Studies reveal that a 5% incremental retention of customers
through a successful loyalty program can lead to 75% increase in
lifetime value. This is most applicable in a retail environment, where
increased footfall is driven not only by increasing customer base,
but by also influencing repeat purchase behavior. Investment in a
good loyalty program can payback within 12-24 months leading to
profitable growth of revenue in the long run.
However, unless the Loyalty program strategy has been thought through to the finest details, it has all the potential to become a white elephant, siphoning out huge profit margins, even if it does augment revenues. Lets looks at what are the foundation blocks for building a successful Loyalty program, and what retailers should be aware of before launching one.
1. What financial benefits should the program entail, and by when?
Most loyalty programs that fail are those that have not got their financial objectives right. Unfortunately, loyalty programs get defined with marketing and customer relationship perspectives only, discounting the profitability aspects of the program. Before one launches a loyalty program, the following questions need to be answered:
- What incremental revenue will the loyalty program bring in?
- What are the accrual and redemption terms of the program?
- What are the actual and contingent (unredeemed) costs involved?
- When will the loyalty program break-even?
The answers to the above lie in the overall strategy of the organization and will significantly impact the design and structure of the program. A program with a fairly long-term break-even, for instance will have a different design than another, which has a very short-term view. As can be seen from the enclosed figure, shortterm “discount- programs” can lead to diminishing returns. Measuring the performance of loyalty programs across each of the above, on a periodic basis will also provide insight into the strategic direction one should take with respect to Loyalty.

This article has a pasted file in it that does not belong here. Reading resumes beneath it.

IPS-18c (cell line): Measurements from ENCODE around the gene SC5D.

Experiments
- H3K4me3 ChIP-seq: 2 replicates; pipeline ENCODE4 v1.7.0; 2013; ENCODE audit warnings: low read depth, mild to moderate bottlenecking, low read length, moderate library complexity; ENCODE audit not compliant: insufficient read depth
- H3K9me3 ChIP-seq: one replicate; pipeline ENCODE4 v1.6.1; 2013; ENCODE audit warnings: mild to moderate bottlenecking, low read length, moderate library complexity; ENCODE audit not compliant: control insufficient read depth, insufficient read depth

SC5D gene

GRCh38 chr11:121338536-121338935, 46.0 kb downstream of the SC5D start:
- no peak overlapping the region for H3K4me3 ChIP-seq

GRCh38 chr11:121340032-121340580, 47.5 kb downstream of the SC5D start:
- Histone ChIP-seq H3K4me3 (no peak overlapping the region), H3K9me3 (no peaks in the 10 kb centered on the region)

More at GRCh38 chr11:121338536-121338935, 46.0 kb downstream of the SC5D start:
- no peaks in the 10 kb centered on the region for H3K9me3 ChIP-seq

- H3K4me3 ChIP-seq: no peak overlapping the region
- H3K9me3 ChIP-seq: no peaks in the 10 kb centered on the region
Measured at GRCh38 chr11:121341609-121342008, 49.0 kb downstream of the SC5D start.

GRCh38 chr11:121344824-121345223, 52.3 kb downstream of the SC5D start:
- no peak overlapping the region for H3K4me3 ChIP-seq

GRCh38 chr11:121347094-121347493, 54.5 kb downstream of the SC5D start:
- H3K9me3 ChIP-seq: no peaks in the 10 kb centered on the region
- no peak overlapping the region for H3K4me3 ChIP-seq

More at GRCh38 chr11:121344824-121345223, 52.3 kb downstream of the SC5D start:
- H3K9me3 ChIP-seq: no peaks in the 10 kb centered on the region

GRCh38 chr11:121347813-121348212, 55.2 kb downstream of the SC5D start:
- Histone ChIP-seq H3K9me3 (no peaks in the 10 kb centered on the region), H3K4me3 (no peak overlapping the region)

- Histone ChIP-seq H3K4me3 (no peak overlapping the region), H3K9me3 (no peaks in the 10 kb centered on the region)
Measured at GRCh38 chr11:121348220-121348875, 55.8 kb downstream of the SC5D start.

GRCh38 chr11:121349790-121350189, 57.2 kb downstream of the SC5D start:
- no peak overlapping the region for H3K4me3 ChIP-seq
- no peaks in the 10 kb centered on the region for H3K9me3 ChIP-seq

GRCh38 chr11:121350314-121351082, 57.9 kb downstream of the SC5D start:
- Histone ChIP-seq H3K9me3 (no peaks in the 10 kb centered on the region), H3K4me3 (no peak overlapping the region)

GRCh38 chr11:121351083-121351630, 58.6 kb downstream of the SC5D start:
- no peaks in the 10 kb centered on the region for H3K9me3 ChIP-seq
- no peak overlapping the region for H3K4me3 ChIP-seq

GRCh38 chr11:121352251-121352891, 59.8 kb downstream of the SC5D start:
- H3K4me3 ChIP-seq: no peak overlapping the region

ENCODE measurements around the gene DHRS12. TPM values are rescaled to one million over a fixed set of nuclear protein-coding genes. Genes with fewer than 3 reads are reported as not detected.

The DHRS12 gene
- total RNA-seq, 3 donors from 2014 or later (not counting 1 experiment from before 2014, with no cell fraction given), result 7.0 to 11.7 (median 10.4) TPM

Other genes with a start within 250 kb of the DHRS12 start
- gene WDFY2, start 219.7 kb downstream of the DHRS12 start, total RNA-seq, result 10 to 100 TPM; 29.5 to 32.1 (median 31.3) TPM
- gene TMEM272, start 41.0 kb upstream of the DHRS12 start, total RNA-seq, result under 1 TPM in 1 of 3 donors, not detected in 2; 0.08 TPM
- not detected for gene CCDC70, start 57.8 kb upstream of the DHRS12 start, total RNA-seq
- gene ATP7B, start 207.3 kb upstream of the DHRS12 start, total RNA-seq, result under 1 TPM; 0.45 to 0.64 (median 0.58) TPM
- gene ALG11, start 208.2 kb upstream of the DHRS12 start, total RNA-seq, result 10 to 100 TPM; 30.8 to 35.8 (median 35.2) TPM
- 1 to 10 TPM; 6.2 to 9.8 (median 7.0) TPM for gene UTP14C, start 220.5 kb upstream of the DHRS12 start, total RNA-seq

2. Who to attract, and why?
Loyalty is not just about attracting new customers, but more about retaining profitable customers. The critical element here is in identifying which segment of your customer base would you like to attract, and as a logical extension of that, identify what would attract them. Features of the loyalty program should also align with the product and services being rendered. For instance, in-store redemption may be a great feature for a super market chain, but not necessarily a shoe-mart where the next visit of the customer is not immediate. A possible approach in the latter case could be a tie-up with another partner. The program should also be aligned with external market factors, and the life cycle of the program should also be well defined. Building these scenarios right are essential to make correct predictions in the business growth.
As one can see in the figure, the initial attraction that the customer has for the program has to be sustained through the life of the program. Examples here are bonus and alternative offers. There are 3 main distractions that any loyalty program faces:
- Competitive offers: A customer always compares your program with that of your competitor. Not only before joining, but all the time!